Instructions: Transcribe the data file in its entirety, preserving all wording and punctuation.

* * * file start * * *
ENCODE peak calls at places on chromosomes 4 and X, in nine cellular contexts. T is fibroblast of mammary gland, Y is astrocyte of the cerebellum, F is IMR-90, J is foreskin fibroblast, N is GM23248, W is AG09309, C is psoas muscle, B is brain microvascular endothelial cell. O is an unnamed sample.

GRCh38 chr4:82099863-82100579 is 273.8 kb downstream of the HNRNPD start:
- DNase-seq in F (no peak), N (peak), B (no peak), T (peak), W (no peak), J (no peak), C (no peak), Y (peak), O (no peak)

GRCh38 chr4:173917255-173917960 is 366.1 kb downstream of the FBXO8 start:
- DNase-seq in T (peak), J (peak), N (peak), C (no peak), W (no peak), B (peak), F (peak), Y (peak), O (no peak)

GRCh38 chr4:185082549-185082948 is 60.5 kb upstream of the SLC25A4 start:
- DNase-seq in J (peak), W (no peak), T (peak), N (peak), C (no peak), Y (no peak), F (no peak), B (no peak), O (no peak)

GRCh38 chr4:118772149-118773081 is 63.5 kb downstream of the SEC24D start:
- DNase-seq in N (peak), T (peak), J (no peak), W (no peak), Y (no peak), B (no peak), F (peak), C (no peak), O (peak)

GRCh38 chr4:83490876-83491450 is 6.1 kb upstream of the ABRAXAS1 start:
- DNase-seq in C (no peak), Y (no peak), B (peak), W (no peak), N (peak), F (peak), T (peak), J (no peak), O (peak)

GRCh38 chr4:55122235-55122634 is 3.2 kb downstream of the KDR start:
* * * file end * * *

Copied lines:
ENCODE peak calls at places on chromosomes 4 and X, in nine cellular contexts. T is fibroblast of mammary gland, Y is astrocyte of the cerebellum, F is IMR-90, J is foreskin fibroblast, N is GM23248, W is AG09309, C is psoas muscle, B is brain microvascular endothelial cell. O is an unnamed sample.

GRCh38 chr4:82099863-82100579 is 273.8 kb downstream of the HNRNPD start:
- DNase-seq in F (no peak), N (peak), B (no peak), T (peak), W (no peak), J (no peak), C (no peak), Y (peak), O (no peak)

GRCh38 chr4:173917255-173917960 is 366.1 kb downstream of the FBXO8 start:
- DNase-seq in T (peak), J (peak), N (peak), C (no peak), W (no peak), B (peak), F (peak), Y (peak), O (no peak)

GRCh38 chr4:185082549-185082948 is 60.5 kb upstream of the SLC25A4 start:
- DNase-seq in J (peak), W (no peak), T (peak), N (peak), C (no peak), Y (no peak), F (no peak), B (no peak), O (no peak)

GRCh38 chr4:118772149-118773081 is 63.5 kb downstream of the SEC24D start:
- DNase-seq in N (peak), T (peak), J (no peak), W (no peak), Y (no peak), B (no peak), F (peak), C (no peak), O (peak)

GRCh38 chr4:83490876-83491450 is 6.1 kb upstream of the ABRAXAS1 start:
- DNase-seq in C (no peak), Y (no peak), B (peak), W (no peak), N (peak), F (peak), T (peak), J (no peak), O (peak)

GRCh38 chr4:55122235-55122634 is 3.2 kb downstream of the KDR start: